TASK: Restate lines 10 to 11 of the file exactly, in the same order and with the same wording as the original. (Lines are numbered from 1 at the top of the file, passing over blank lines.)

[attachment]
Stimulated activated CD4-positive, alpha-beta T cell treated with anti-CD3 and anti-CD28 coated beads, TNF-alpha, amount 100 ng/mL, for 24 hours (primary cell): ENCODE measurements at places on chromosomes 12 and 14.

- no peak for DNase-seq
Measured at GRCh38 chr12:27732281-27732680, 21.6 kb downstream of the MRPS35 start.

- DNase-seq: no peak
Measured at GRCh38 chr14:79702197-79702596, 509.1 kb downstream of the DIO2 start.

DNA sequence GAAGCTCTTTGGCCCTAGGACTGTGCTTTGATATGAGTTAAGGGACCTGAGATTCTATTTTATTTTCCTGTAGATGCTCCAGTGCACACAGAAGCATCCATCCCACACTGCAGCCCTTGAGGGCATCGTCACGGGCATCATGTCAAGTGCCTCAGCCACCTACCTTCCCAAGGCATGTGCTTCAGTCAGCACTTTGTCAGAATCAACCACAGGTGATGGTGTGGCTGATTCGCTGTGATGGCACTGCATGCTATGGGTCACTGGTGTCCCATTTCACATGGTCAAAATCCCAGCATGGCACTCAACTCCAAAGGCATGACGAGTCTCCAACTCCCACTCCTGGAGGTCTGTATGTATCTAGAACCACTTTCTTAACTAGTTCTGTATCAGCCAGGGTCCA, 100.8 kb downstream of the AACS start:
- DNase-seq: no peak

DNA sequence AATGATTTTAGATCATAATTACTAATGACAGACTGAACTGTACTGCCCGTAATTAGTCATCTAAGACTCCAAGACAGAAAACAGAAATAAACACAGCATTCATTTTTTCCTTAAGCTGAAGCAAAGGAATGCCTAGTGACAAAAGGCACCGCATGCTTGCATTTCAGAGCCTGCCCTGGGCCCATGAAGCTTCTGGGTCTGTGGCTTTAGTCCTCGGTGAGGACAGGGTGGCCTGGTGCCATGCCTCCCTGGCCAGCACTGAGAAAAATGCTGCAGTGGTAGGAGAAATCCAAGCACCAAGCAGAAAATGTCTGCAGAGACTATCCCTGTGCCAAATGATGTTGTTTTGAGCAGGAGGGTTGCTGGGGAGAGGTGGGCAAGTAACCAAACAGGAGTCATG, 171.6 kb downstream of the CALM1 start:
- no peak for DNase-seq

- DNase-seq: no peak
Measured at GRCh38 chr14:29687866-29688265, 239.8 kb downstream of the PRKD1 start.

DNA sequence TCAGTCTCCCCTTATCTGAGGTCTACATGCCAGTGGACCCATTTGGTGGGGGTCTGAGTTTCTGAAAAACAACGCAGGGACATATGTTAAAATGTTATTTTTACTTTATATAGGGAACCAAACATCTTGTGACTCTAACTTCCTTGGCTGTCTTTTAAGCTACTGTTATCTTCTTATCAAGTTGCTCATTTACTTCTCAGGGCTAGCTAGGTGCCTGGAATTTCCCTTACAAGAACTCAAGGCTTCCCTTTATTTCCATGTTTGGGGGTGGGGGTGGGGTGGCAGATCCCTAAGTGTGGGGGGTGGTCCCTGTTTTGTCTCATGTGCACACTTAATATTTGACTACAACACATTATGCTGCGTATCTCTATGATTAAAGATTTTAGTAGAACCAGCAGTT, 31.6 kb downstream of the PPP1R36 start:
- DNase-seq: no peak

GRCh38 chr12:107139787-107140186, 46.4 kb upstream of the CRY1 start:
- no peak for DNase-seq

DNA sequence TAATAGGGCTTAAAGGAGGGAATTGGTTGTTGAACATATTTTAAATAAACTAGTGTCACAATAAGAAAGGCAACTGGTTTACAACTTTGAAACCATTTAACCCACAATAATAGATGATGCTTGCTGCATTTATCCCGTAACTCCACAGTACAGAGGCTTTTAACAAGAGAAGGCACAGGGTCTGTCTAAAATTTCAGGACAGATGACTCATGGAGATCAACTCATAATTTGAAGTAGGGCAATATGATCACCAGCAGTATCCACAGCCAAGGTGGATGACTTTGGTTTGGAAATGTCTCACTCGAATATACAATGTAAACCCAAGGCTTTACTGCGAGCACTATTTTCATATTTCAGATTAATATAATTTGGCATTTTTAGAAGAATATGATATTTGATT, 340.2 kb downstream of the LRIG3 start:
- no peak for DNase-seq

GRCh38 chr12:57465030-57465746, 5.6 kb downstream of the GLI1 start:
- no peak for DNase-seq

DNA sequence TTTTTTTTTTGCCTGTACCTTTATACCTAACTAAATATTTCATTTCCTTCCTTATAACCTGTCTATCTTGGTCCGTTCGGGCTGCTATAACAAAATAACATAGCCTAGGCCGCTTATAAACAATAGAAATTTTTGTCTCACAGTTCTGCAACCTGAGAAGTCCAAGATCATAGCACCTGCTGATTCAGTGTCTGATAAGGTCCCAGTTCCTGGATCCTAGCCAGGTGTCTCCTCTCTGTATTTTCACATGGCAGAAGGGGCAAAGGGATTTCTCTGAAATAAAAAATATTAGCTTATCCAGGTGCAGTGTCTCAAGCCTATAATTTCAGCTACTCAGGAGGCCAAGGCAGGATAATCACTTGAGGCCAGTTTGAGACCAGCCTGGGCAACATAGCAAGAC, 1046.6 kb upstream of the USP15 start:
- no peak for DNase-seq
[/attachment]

- DNase-seq: no peak
Measured at GRCh38 chr14:29687866-29688265, 239.8 kb downstream of the PRKD1 start.